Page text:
Log exports still rising

The latest release from BC Stats demonstrates that log exports continue to rise. The volume (in cubic metres) shipped in January 2015, is 40% above the monthly average during Liberal years and is almost 600% higher than average monthly levels under NDP governments. The January 2015 quantity exported is 50% higher than January 2012 when first year Premier Clark promised to review the subject.

Using data from BC Stats and dollar value calculations of the Bank of Canada, I calculated unit values in current dollars of annual volumes exported. The average unit value in the last three years of NDP governments was $198. In the most recent three years, it was $118.

Raw logs might actually be worth far less today because of long term market conditions or because lower quality timber is being exported. A third possibility involves undetected cheating in the quantities, qualities and values reported. Government has insufficient boots on the ground to assemble accurate production information and exported logs may be sold and resold numerous times between forests and foreign sawmills. Maximizing public revenues from public resources is not high on the very short list of BC Liberal values.

I remember when log booms were not towed to ship loading docks; they were floated to mills and used for lumber, chips, pulpwood and hog fuel.

Click on the “LOG EXPORTS” label shown below for more discussion of the subject.

Categories: Forestry, Log Exports

6 replies »

  1. How many sawmills have closed in B.C. since this Lieberal government took over. Ship all the logs to other countrys so they can have manufacturing jobs. I would like to know what is going to happen to to this province when there are no jobs paying higher than minimum wage. Who is going to buy anything other than food. Wake up you liberal supporters before its to late. The banks can see this coming they reported it last week. Who will be able to build a new house Phil Hockstien when all they can afford is food and maybe a tent. Then because they are making minimum wage there will be less tax payed buy the few that are working. Then the 1% that are wealthy will have to start finally paying a fare share. I can see this coming and I only have a grade 9 education. Greed is the bottom line with these people, as long as there pokets are full who gives a rats ass what happens to the little people..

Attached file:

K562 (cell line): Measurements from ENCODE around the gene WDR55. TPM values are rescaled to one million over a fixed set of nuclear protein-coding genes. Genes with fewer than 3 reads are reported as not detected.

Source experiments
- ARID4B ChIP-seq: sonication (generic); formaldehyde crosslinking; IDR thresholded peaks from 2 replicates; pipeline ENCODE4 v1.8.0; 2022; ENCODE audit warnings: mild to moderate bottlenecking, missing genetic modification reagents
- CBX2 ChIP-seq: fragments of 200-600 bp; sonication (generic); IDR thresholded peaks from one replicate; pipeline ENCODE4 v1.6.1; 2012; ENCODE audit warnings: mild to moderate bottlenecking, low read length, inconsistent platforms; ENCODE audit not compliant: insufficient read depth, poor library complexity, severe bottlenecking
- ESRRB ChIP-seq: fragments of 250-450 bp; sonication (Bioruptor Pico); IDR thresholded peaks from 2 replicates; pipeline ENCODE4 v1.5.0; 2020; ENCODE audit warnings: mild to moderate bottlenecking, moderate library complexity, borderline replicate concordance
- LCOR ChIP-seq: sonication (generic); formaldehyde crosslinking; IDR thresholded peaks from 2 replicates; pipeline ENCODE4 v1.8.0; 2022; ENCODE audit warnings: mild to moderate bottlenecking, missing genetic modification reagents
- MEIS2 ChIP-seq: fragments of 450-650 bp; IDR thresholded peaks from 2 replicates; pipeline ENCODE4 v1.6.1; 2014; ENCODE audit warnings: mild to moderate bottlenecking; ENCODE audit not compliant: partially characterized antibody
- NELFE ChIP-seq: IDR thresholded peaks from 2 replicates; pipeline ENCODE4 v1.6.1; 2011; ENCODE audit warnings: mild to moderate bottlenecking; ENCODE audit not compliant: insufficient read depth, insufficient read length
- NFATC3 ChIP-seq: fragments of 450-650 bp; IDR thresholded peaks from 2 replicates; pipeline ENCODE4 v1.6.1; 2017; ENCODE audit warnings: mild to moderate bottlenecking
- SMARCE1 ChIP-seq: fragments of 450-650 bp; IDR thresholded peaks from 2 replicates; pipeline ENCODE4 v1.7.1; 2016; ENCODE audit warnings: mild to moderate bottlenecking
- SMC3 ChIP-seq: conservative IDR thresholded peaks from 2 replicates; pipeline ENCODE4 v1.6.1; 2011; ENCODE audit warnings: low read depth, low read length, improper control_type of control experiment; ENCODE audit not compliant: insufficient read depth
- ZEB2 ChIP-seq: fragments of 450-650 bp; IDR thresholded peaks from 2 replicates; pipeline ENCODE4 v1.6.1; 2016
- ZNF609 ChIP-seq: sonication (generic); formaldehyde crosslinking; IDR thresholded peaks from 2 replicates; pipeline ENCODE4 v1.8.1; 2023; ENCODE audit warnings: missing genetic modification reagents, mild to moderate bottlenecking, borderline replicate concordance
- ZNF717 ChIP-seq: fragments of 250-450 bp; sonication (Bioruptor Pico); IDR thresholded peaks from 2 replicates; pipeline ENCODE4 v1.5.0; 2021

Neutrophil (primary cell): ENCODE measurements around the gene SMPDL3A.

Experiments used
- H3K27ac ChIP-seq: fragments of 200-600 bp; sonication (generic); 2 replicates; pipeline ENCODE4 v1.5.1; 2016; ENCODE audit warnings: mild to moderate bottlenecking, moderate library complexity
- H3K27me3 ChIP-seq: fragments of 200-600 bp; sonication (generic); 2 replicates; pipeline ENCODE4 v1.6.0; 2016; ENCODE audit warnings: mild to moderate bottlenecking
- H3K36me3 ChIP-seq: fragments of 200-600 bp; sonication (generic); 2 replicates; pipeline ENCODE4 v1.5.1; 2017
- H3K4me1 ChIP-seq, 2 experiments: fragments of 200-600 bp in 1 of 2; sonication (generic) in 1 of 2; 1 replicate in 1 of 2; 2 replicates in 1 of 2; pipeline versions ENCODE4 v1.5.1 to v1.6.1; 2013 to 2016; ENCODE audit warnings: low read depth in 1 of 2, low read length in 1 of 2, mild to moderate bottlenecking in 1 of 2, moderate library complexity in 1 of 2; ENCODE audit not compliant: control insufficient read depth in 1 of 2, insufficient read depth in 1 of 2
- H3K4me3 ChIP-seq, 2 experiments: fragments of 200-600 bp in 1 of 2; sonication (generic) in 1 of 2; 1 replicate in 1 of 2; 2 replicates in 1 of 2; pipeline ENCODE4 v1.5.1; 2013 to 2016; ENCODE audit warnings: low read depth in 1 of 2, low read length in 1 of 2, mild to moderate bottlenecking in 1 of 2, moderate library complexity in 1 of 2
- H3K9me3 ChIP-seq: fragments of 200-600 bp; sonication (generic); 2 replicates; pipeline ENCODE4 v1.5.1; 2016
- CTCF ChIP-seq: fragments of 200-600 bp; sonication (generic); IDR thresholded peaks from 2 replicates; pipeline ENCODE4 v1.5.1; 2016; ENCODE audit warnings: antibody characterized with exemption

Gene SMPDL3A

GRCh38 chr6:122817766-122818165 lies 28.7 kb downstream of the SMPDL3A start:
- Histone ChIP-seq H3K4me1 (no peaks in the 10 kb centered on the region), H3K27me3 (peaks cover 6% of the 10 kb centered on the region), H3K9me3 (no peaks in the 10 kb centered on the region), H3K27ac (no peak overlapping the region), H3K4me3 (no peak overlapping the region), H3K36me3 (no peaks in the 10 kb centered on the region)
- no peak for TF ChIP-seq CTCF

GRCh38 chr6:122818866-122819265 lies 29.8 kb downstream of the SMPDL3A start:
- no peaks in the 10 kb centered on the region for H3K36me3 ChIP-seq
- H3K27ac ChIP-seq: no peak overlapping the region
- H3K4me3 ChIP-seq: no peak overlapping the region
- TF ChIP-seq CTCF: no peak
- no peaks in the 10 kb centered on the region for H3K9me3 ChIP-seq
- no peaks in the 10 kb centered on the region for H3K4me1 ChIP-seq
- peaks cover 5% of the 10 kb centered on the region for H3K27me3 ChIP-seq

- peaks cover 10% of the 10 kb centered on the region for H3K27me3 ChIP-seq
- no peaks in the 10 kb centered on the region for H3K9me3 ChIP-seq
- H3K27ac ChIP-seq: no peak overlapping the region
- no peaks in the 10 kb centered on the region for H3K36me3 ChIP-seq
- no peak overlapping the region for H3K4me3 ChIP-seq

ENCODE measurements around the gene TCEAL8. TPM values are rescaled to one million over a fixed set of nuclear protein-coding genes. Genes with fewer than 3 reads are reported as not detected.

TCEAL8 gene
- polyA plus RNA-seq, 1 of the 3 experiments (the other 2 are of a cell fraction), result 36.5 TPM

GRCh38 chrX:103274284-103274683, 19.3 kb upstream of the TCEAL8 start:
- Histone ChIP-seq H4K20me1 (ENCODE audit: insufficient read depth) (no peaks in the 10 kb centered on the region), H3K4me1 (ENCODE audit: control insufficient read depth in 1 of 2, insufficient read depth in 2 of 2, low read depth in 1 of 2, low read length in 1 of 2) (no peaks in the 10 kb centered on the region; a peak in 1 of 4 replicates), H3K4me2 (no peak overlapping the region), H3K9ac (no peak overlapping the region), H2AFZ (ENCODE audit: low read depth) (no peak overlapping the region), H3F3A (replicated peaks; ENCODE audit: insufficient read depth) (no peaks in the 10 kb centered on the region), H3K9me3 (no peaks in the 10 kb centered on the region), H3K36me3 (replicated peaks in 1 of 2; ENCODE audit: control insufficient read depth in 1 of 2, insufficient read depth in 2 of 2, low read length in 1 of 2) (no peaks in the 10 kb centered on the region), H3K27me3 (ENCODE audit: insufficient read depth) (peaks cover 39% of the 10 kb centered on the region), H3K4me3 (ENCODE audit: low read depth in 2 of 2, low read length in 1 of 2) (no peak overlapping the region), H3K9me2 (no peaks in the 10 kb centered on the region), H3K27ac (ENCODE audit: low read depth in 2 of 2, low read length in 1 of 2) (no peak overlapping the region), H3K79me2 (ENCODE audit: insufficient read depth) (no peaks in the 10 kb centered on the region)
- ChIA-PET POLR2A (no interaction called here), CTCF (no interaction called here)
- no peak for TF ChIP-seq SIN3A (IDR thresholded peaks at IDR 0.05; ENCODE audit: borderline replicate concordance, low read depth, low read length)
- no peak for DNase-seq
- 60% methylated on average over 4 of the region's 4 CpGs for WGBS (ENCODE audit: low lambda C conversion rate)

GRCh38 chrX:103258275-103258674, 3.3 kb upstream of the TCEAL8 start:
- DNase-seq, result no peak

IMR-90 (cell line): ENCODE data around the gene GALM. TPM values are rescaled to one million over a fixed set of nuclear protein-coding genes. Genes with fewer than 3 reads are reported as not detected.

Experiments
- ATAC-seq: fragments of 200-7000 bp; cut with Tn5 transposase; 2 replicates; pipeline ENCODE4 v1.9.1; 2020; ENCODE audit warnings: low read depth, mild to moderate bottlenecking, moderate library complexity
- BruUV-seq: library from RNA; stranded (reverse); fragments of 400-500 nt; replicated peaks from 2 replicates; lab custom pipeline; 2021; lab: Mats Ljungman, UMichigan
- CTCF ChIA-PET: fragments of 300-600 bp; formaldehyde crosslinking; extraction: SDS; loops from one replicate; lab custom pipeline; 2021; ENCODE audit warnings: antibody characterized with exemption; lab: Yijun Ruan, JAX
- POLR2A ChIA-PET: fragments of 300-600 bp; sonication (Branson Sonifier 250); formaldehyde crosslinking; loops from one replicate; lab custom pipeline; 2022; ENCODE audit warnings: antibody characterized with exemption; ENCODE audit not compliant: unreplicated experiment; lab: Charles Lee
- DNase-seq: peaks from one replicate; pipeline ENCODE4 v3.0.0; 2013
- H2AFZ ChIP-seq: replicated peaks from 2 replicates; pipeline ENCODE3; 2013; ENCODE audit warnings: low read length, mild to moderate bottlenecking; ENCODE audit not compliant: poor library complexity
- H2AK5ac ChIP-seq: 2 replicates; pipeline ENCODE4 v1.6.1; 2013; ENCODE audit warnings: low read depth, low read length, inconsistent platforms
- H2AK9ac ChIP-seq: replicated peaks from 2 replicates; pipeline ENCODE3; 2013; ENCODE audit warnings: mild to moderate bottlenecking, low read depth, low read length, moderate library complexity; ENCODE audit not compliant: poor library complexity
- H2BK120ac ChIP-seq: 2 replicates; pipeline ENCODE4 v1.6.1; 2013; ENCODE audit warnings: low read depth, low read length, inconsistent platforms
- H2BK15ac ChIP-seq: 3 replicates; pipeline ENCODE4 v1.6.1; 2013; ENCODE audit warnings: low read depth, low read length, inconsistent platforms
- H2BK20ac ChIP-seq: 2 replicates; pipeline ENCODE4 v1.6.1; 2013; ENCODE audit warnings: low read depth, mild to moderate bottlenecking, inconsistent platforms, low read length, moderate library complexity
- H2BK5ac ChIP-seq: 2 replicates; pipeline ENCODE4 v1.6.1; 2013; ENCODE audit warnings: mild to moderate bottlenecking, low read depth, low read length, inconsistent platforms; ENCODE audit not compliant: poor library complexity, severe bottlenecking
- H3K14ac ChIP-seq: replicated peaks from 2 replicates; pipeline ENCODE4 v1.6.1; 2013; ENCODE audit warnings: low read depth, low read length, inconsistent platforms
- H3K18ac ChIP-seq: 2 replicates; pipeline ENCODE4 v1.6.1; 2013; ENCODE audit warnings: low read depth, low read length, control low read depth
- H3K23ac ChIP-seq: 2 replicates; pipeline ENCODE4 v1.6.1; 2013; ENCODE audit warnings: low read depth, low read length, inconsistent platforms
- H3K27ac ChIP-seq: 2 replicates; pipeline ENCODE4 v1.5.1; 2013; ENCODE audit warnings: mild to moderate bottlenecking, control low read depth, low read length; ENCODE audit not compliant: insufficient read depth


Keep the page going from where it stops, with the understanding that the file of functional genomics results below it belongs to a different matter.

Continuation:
2. I work in forestry. I know prime saw logs are loaded on ships because overseas buyers won't take lower quality wood. It is a shame but it keeps logging operations busy. My father and uncles made their living in sawmills but those jobs mostly gone now. Within long the remaining jobs will be gone too.


  3. The Forest Act mandates the “liquidation” of old-growth, and the regeneration of fast-growing “second-growth”; the evolution includes a “fall-down effect”— the sustained yield of subsequent harvests is substantially less than the initial OG volume from the same area. Jobs, public revenues, product mix are affected by this transition, but biometric and market givens shouldn't be confused with the BC Liberal's dys-management of forestry which is equal parts imposed ideological agenda and dubious accounting method, both interacting to obscure, rationalize and conceal the fact that these policies diminish the public interest in its own resource.

    Political authority potently obscures diminishment of public benefit from its own resource. Biometric inventory is complex, yet BC Liberal obscurantism is rather blunt: simply ignore keeping a proper forest inventory; the public isn't much inclined nor able to discern its veracity.

    Longterm Crown forest licence-holders cooperate with the government to shed capital-heavy processing by unionized workers, and to focus increasingly on logging and trucking by independent, non-union contractors for the raw-log-export market. Forest licensees have contributed generously to the BC Liberal party in return for the favourable policies permitting increases in raw-log export.